ECG: Anesthetist's guide to common abnormalities and treatment options (Proceedings)
The electrocardiogram is a useful monitoring tool, but its proper use requires training. It provides a heart rate and a picture of the electrical activity of the heart muscle. The anesthetist should be trained to recognize many commonly encountered intraoperative arrhythmias (e.g., multifocal and unifocal ventricular premature complexes, atrioventricular blockade, ventricular tachycardia, etc.) and the veterinarian should be prepared to treat arrhythmias when they occur (if necessary).
Rhythms seen on the ECG reflect the summation of electrical events within the heart during the cardiac cycle. The first step to identification of rhythms is understanding the normal origins and pathways which participate in depolarization and repolarization. General locations of the origins of ectopic beats or blocks can then be identified and decisions made by the anesthetist about the probable impact these dysrhythmias will have on cardiovascular function.
Normal sinus rhythmNormal depolarization and repolarization of the heart produces a characteristic ECG rhythm. Interpretation of this ECG includes determination of rate, presence of normal wave amplitudes, and correct intervals between the portions of the ECG. Normally, the first step in heart depolarization is the depolarization of the SA node. This is followed by the spread of the wave across the atrial muscle (P-wave). The wave of depolarization enters the AV node and starts the relatively long process of AV node depolarization, bundle of His depolarization, and right and left bundle branch depolarization (appears as the delay between P-wave and beginning of QRS complex). Next the ventricular muscle depolarizes and creates the characteristic shape of the QRS complex. The different parts reflect depolarization of the different surfaces of the ventricle (e.g., intraventricular septum, free walls, etc.). The final ECG step of the cardiac cycle is appearance of the T-wave which represents repolarization of the ventricular muscle. This can take on many normal appearances. However, changes in T-wave morphology with time can represent serious conditions including myocardial hypoxia and hyperkalemia, which require immediate attention.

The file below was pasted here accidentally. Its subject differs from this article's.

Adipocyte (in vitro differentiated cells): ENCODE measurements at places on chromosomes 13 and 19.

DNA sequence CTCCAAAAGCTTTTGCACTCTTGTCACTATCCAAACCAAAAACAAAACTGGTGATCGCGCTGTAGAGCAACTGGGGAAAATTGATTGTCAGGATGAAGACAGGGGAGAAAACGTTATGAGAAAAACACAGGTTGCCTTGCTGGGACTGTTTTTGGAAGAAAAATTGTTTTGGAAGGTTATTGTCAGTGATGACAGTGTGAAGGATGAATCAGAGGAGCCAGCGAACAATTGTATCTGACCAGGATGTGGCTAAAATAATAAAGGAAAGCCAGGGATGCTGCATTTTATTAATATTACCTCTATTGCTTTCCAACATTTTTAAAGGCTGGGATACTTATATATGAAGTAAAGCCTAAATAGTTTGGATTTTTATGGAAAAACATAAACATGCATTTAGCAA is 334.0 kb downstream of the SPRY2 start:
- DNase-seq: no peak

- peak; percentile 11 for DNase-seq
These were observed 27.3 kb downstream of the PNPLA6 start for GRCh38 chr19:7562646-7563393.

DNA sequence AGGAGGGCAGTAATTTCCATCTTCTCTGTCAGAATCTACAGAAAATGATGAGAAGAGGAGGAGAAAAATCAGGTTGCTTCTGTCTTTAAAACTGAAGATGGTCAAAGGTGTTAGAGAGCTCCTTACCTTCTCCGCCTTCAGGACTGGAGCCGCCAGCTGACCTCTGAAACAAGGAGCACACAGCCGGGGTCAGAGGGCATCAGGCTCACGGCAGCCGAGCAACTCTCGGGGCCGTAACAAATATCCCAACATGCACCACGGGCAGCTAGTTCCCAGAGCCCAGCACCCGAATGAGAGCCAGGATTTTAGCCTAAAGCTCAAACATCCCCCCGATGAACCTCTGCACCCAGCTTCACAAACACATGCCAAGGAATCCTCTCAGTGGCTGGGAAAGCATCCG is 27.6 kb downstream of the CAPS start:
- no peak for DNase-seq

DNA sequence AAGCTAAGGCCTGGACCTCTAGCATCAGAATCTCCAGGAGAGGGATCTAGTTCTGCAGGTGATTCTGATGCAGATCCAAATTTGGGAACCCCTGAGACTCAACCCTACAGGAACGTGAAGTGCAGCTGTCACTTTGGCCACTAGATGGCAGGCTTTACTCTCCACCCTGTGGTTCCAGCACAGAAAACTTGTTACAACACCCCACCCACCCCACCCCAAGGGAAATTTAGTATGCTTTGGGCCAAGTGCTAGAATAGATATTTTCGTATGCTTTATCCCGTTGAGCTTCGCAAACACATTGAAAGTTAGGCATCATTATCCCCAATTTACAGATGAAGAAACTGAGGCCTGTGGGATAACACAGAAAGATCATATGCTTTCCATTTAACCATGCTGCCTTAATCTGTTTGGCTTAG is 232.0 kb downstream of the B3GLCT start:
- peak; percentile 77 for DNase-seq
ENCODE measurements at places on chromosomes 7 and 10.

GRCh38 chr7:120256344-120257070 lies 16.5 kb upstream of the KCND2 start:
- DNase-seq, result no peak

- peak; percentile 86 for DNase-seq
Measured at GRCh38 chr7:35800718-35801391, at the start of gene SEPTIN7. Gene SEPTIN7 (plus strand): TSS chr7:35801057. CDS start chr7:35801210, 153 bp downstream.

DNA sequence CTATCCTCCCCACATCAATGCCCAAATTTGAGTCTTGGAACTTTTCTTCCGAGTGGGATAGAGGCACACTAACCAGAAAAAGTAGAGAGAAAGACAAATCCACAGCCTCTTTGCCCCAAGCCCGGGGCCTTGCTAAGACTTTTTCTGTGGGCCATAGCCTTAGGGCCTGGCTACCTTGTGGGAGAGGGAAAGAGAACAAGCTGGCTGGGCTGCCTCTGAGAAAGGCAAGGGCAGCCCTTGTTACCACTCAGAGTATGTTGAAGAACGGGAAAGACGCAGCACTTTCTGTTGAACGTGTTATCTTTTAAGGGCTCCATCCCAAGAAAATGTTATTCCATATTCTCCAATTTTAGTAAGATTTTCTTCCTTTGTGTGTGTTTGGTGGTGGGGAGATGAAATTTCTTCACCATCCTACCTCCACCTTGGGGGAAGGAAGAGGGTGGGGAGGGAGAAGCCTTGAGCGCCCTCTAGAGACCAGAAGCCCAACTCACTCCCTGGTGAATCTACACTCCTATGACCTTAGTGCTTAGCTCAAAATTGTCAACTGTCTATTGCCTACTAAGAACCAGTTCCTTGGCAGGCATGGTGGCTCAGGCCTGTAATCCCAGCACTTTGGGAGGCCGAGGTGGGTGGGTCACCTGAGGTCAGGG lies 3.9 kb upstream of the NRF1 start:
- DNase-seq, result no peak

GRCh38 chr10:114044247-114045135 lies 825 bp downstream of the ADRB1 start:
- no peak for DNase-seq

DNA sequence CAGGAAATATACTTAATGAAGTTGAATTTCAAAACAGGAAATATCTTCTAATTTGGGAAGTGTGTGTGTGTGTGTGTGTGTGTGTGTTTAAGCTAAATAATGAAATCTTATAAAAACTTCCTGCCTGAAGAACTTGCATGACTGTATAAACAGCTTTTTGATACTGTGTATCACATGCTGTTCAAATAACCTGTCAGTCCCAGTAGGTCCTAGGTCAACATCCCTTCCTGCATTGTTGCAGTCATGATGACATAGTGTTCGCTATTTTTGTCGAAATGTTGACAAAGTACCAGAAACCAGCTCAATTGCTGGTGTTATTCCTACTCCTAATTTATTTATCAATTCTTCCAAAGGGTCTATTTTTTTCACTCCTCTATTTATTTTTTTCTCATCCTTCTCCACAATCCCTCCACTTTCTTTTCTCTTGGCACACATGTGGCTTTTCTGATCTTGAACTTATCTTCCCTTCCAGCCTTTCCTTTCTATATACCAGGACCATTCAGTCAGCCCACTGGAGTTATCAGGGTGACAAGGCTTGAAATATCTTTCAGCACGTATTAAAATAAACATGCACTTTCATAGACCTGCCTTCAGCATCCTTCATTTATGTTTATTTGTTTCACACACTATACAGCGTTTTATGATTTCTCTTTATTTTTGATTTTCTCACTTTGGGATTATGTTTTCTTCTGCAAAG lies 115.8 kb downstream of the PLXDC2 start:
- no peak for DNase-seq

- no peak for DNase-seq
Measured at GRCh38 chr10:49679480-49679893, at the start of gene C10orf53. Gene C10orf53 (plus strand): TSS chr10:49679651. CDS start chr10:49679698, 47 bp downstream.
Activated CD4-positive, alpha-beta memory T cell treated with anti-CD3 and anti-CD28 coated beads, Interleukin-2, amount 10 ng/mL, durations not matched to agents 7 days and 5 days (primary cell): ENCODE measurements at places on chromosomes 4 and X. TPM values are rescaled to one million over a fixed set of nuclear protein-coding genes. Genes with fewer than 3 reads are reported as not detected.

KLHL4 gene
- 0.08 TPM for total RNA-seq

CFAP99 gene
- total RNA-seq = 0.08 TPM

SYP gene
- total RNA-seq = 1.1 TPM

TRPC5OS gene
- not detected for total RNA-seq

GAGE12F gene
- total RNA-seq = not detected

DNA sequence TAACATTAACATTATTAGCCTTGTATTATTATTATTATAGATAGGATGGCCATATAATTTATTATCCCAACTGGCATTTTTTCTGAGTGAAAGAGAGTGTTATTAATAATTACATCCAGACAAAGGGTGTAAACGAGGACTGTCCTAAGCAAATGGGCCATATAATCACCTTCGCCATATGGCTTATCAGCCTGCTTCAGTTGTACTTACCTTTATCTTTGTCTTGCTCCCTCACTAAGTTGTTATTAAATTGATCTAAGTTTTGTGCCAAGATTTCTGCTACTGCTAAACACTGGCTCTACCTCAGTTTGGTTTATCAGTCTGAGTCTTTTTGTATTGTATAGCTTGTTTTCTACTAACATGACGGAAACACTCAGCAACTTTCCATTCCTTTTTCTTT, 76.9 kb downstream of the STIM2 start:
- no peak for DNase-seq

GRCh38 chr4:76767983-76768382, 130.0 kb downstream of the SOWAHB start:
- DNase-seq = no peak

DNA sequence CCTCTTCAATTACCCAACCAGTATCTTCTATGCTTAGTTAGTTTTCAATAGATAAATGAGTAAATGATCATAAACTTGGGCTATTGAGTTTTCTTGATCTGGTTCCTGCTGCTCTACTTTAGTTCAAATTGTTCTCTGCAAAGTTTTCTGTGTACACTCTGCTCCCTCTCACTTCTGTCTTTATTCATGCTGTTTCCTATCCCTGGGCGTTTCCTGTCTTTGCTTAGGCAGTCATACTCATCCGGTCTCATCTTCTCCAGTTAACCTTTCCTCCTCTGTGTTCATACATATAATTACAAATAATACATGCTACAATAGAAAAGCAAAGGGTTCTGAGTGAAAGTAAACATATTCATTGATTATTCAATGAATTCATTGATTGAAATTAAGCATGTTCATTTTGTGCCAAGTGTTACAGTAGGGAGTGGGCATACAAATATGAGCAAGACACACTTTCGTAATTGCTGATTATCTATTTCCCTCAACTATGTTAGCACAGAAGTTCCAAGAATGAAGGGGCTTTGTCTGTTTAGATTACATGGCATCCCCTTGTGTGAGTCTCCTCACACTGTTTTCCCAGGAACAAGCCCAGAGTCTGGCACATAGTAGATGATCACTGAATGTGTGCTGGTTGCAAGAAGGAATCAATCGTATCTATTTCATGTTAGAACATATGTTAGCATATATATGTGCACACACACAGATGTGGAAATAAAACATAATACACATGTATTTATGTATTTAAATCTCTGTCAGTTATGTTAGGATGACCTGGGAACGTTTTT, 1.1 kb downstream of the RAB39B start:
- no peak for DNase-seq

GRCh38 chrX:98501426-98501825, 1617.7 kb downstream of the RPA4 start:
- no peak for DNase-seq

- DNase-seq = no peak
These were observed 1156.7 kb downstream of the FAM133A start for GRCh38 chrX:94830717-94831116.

A potentially life-threatening dysrhythmia that is occasionally seen during anesthesia, especially in breeds such as miniature schnauzer or West Highland white terriers is sinus bradycardia or arrest. This is associated with disease of the sinus node termed Sick Sinus Syndrome. Some animals will have bradycardia or sinus pauses noticed during the preanesthetic physical, however some animals will be asymptomatic until after administration of anesthetic drugs. The danger of this disease is sinus arrest and subsequent ventricular asystole the occurs during anesthesia, exacerbated by anesthetic drug associated electrical depression and opioid-associated increased vagal tone. If sick sinus syndrome has been diagnosed or suspected, special care and monitoring must be available and potentially pacemaker placement needed.
Atrial conduction abnormalities are not generally as likely to cause severe morbidity or mortality during anesthesia. However there are some atrial abnormalities which can lead to adverse outcomes. Probably the most commonly encountered problems are sinus tachy- and brady- dysrhythmias. These are usually caused by changes in the balance of sympathetic and parasympathetic nervous system efferent activity. Atrial fibrillation is another disturbance that may be seen. It most commonly occurs in larger breed dogs, or dogs with enlarged atria secondary to diseases such as mitral valve insufficiency. Atrial fibrillation by itself is not necessarily going to cause severe adverse events during anesthesia. However, if high ventricular rates cause low cardiac output; blood pressure and tissue perfusion may suffer. A concurrent complication is the loss of "atrial kick" reducing ventricular loading.